SearchSoftwareQuality.com's recent reader survey found that Agile adoption has slowed significantly amongst readers despite its growth in the industry at large. This apparent decline highlights some of the challenges associated with a transition to Agile, but also reflects a conservative approach to adoption-- which is key, say analysts, to its success.
According to the survey, 34% of respondents currently use Agile, and 12% have plans to implement Agile within the next 12 months. This is down from 57% and 42%, respectively, in 2010. This decline amongst readers differs from what analysts see. “Agile has been in the mainstream for awhile. People understand that it exists. If anything, the rate of adoption has increased,” says Michael Azoff, principal analyst, Ovum. “From our perspective, there’s an increase in adoption and a desire to adopt Agile, whether on an individual project basis or within a whole department.”
Matthew Hotle, vice president and distinguished analyst, Gartner Research, agrees. “The breadth of penetration into our client base is fairly high, but the depth is fairly low,” he says. According to Hotle, upwards of 50% of Gartner’s client base is using Agile, but less than 10% of work being done is actually being done in an Agile way.
Azoff says that many organizations claim they do “Scrum but.” In other words, they do Scrum, but they don’t do all of it. It is common for organizations to only put into practice parts of the methodology. The SearchSoftwareQuality.com survey supports this, with 52% of organizations that are using Agile processes reporting that they are still using waterfall methodologies, as well.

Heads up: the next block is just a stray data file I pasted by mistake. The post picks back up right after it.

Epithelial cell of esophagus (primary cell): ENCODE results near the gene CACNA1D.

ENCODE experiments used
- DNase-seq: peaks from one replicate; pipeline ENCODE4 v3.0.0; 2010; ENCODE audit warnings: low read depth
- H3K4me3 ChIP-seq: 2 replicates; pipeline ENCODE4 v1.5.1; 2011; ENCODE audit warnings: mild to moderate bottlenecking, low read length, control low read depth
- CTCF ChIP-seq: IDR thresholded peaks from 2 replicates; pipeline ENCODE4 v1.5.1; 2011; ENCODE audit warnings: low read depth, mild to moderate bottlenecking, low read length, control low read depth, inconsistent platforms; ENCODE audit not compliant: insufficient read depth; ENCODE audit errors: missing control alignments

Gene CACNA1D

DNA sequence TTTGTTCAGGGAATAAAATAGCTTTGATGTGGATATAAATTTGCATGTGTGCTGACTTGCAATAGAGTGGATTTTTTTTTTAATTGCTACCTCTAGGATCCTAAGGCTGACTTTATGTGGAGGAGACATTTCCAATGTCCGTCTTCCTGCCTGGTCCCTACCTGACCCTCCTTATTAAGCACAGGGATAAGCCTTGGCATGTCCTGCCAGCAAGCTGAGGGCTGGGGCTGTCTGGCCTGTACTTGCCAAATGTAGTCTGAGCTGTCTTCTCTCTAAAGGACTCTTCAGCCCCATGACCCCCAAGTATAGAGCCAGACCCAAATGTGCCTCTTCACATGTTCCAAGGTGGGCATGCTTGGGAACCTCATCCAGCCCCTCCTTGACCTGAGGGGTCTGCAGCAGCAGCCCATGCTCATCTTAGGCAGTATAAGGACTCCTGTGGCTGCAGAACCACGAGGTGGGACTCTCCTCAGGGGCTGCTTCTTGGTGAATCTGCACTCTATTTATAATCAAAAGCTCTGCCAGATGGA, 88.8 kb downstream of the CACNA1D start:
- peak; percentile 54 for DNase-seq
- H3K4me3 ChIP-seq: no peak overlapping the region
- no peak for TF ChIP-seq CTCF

This is a common scenario, and it is possible that respondents to the SearchSoftwareQuality.com reader survey said they were not doing Agile because waterfall practices still play a significant role in their organizations. “Most organizations, at least for the foreseeable future, need to be multilingual. They’re going to have waterfall and iterative stuff,” says Hotle.
When Hotle talks to clients about transitioning to Agile, he recommends a conservative approach and “stacking the deck” in the favor of success. This means choosing a pilot project “that is not unimportant but not mission critical,” that will last three-to-six months. He also recommends putting the right business people and IT people on the project, and hiring a process coach. When the organization has success with one project, they can proceed with another. But in order to see success again, Hotle says the organization must have the same elements in place: the right people, the right project and a process coach. It can take a large organization years to make the changes necessary to become fully Agile, he says.
Ted Young, a development manager for a company in the financial services industry, says his organization has been doing Agile for four years, but it didn’t happen overnight. “It was a gradual process. When I came into the organization, we had a Scrum-like process but it was more ad hoc than anything else,” he says. Young says his organization is now 100% Agile, but offers a disclaimer: “For some definitions of Agile, there are areas where we’re not. We’re a little waterfall-ish. We’re intentionally not waterfall, and we’re intentionally trying to be Agile,” he says.